Indeed, in the immediate post-war decades, Burke’s Garden was a self-supporting community with its own post office, high school and a larger population. “You had general stores here, you know, where you bought your stuff,” says 70-year-old Kent Hoge, a retired farmer. The local school brimmed with children. “Your schoolteachers, you knew them, and they knew you,” Hoge says. “And a lot of them, they grew up here in the Garden, or they married into the Garden. And there was about only one person that drove out of here every day.”
That’s not the case now. For one thing, fewer people in the valley are farming. That shift has got the locals driving a lot more, to jobs outside the area. The old Burke’s Garden school building sits vacant, used only occasionally as a community center. It was the victim of school consolidation, a move that required Garden students to be bused over the mountain to Tazewell.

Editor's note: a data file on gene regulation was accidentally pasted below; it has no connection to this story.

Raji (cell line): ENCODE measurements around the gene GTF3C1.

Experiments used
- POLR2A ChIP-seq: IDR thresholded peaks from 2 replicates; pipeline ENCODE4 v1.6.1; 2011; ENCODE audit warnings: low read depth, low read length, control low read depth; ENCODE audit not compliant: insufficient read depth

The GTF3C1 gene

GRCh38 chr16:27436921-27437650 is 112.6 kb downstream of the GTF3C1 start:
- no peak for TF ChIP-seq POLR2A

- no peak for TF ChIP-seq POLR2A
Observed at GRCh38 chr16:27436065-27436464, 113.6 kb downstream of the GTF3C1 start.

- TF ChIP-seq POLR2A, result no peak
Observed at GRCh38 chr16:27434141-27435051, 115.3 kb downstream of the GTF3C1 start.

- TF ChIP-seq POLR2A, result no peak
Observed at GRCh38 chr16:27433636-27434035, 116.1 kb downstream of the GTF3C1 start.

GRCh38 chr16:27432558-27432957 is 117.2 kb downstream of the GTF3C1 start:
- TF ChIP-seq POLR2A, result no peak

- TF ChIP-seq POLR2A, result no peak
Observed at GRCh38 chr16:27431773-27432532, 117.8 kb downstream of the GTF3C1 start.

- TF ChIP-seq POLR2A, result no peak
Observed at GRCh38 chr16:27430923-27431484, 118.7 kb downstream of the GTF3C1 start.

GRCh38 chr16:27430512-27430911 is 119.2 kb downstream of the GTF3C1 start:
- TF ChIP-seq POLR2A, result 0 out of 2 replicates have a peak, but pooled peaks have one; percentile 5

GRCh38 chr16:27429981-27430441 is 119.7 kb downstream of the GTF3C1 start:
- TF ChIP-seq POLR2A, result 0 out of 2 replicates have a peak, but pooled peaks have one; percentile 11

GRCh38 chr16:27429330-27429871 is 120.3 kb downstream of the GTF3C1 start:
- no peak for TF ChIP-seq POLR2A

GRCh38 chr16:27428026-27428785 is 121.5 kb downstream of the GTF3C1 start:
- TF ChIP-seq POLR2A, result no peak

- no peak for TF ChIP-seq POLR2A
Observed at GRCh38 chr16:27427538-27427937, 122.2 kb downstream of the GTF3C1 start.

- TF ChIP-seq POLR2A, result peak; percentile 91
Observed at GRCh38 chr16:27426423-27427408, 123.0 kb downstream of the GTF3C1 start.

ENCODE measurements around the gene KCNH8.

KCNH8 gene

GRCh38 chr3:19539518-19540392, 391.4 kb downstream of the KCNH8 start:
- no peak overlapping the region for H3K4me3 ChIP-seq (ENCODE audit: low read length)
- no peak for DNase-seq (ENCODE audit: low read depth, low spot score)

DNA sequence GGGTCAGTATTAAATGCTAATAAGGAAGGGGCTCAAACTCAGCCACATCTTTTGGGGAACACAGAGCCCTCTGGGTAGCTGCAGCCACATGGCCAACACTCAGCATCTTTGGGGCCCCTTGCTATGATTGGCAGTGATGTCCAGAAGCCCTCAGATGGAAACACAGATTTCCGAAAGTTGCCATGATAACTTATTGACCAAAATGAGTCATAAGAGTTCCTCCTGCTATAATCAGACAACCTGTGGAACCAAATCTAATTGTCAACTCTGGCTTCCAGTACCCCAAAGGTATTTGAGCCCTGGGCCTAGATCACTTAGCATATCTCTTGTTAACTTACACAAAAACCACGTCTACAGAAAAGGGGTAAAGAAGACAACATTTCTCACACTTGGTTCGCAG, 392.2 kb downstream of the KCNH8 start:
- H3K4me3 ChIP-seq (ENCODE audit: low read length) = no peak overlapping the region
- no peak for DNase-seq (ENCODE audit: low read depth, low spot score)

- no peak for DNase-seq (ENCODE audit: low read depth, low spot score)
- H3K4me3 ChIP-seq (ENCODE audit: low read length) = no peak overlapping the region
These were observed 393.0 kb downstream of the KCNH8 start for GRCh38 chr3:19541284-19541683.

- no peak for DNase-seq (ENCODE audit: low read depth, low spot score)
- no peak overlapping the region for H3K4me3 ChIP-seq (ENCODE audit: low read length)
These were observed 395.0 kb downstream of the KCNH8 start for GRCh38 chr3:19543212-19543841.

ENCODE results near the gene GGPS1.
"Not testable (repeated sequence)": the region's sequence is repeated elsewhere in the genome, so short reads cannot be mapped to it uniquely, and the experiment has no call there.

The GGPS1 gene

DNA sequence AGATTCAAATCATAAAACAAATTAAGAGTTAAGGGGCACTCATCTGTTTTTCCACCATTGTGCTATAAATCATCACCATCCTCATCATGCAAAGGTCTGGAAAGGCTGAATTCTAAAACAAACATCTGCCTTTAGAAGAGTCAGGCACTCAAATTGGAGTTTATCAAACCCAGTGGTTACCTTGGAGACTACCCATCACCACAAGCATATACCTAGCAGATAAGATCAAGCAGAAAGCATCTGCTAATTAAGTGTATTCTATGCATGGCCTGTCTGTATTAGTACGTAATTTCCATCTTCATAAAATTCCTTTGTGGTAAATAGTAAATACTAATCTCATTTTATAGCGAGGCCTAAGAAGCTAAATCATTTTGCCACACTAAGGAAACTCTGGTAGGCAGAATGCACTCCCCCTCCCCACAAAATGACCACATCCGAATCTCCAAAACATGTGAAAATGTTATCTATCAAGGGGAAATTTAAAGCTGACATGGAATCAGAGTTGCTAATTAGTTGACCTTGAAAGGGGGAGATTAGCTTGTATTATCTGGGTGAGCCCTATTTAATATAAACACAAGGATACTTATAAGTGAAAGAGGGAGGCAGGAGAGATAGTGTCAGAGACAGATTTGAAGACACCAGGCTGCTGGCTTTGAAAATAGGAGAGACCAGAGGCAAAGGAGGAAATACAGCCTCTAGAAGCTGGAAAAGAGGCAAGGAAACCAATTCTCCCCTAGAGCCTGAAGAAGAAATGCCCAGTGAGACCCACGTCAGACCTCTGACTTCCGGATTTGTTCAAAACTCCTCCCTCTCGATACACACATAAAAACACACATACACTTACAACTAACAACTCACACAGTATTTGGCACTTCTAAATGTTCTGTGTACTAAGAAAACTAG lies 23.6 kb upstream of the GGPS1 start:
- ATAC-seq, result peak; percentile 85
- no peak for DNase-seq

“The big land holdings are all being broken up,” says Bill Jurgelski, a doctor and New Jersey native who, at age 79, works as many as a dozen shifts a month as a part-time emergency room doctor in the nearby Richlands and Grundy hospitals. He moved to the Garden in 1998. “Most of the current generation is not interested in farming,” he says, “so they are selling off their land.”
Marvin Meek, 88, affirms this. “Farming is a lost thing. Land prices have gotten so high, you can’t make it work. Now, young kids have to go find a job doing something that’s better than farming.”